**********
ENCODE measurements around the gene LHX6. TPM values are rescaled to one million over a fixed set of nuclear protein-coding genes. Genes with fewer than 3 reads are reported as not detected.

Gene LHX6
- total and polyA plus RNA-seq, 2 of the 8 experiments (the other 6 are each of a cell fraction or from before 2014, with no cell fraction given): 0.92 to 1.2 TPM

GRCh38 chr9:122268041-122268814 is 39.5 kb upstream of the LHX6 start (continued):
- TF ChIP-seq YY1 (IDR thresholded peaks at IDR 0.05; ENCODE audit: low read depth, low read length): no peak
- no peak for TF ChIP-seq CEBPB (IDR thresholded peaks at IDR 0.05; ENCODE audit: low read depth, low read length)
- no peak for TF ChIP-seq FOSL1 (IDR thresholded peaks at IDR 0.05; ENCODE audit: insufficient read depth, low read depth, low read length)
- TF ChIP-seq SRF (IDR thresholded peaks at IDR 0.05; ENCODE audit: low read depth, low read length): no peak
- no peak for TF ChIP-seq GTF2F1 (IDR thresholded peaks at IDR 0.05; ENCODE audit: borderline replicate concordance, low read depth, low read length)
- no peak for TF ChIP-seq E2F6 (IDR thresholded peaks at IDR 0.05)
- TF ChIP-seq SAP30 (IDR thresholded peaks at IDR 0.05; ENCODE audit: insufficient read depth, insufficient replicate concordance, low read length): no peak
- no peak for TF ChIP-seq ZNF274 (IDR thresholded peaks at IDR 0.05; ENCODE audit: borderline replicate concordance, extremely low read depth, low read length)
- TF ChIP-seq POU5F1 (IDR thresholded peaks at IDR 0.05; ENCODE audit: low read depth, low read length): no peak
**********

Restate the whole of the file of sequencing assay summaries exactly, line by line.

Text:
ENCODE measurements around the gene LHX6. TPM values are rescaled to one million over a fixed set of nuclear protein-coding genes. Genes with fewer than 3 reads are reported as not detected.

Gene LHX6
- total and polyA plus RNA-seq, 2 of the 8 experiments (the other 6 are each of a cell fraction or from before 2014, with no cell fraction given): 0.92 to 1.2 TPM

GRCh38 chr9:122268041-122268814 is 39.5 kb upstream of the LHX6 start (continued):
- TF ChIP-seq YY1 (IDR thresholded peaks at IDR 0.05; ENCODE audit: low read depth, low read length): no peak
- no peak for TF ChIP-seq CEBPB (IDR thresholded peaks at IDR 0.05; ENCODE audit: low read depth, low read length)
- no peak for TF ChIP-seq FOSL1 (IDR thresholded peaks at IDR 0.05; ENCODE audit: insufficient read depth, low read depth, low read length)
- TF ChIP-seq SRF (IDR thresholded peaks at IDR 0.05; ENCODE audit: low read depth, low read length): no peak
- no peak for TF ChIP-seq GTF2F1 (IDR thresholded peaks at IDR 0.05; ENCODE audit: borderline replicate concordance, low read depth, low read length)
- no peak for TF ChIP-seq E2F6 (IDR thresholded peaks at IDR 0.05)
- TF ChIP-seq SAP30 (IDR thresholded peaks at IDR 0.05; ENCODE audit: insufficient read depth, insufficient replicate concordance, low read length): no peak
- no peak for TF ChIP-seq ZNF274 (IDR thresholded peaks at IDR 0.05; ENCODE audit: borderline replicate concordance, extremely low read depth, low read length)
- TF ChIP-seq POU5F1 (IDR thresholded peaks at IDR 0.05; ENCODE audit: low read depth, low read length): no peak